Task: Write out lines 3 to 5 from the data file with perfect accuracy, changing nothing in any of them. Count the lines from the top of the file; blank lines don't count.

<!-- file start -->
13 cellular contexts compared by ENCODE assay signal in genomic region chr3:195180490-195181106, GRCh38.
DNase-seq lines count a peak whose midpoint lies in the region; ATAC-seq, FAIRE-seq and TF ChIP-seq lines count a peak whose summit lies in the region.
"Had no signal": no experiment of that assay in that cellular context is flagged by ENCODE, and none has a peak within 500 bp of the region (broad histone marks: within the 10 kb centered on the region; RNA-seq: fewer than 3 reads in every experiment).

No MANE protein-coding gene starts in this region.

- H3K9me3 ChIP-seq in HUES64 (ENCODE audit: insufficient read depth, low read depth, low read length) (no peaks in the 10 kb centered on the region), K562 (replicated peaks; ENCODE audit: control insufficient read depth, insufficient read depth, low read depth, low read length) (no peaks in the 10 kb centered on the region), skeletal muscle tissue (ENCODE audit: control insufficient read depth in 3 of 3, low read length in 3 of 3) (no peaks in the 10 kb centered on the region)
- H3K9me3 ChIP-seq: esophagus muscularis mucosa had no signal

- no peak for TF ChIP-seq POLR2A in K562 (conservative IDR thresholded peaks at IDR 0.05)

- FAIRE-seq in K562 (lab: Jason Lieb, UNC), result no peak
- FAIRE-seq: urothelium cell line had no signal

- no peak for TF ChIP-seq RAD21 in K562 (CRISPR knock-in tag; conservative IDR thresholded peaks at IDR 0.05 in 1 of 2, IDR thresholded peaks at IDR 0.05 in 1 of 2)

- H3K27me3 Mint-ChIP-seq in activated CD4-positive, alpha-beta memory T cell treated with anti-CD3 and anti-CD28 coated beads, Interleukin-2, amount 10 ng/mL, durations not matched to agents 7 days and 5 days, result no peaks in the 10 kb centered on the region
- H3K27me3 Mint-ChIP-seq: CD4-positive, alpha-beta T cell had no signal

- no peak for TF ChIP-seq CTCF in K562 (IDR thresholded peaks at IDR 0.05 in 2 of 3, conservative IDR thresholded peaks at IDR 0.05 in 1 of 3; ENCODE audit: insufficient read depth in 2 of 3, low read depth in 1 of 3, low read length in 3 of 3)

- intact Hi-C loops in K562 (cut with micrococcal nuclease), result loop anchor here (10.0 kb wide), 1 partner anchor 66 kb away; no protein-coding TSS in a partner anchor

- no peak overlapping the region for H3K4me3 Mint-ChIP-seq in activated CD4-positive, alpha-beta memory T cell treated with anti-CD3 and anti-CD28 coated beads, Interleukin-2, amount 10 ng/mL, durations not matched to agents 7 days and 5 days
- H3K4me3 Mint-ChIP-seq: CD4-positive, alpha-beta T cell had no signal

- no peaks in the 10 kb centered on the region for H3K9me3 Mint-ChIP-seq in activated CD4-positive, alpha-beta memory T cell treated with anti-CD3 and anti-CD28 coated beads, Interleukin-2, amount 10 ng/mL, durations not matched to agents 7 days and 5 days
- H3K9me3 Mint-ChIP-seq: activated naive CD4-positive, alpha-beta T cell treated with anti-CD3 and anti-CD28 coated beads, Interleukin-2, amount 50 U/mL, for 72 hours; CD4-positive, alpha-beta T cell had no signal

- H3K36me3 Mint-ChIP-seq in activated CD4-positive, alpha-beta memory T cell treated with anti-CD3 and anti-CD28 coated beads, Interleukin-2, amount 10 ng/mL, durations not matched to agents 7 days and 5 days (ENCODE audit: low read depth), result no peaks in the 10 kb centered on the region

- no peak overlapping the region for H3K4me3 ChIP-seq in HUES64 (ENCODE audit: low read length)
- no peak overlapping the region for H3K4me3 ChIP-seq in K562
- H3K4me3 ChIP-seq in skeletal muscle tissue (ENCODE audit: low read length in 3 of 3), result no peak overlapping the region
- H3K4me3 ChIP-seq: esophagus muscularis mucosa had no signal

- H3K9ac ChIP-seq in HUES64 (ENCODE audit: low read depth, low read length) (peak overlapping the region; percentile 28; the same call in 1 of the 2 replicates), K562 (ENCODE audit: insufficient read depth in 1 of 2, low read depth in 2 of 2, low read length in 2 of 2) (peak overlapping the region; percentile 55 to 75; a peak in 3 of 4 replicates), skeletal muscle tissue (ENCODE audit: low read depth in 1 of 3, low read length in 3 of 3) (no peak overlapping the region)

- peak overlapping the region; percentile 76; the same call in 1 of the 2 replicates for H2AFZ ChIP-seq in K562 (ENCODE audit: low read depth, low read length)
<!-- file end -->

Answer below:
"Had no signal": no experiment of that assay in that cellular context is flagged by ENCODE, and none has a peak within 500 bp of the region (broad histone marks: within the 10 kb centered on the region; RNA-seq: fewer than 3 reads in every experiment).

No MANE protein-coding gene starts in this region.

- H3K9me3 ChIP-seq in HUES64 (ENCODE audit: insufficient read depth, low read depth, low read length) (no peaks in the 10 kb centered on the region), K562 (replicated peaks; ENCODE audit: control insufficient read depth, insufficient read depth, low read depth, low read length) (no peaks in the 10 kb centered on the region), skeletal muscle tissue (ENCODE audit: control insufficient read depth in 3 of 3, low read length in 3 of 3) (no peaks in the 10 kb centered on the region)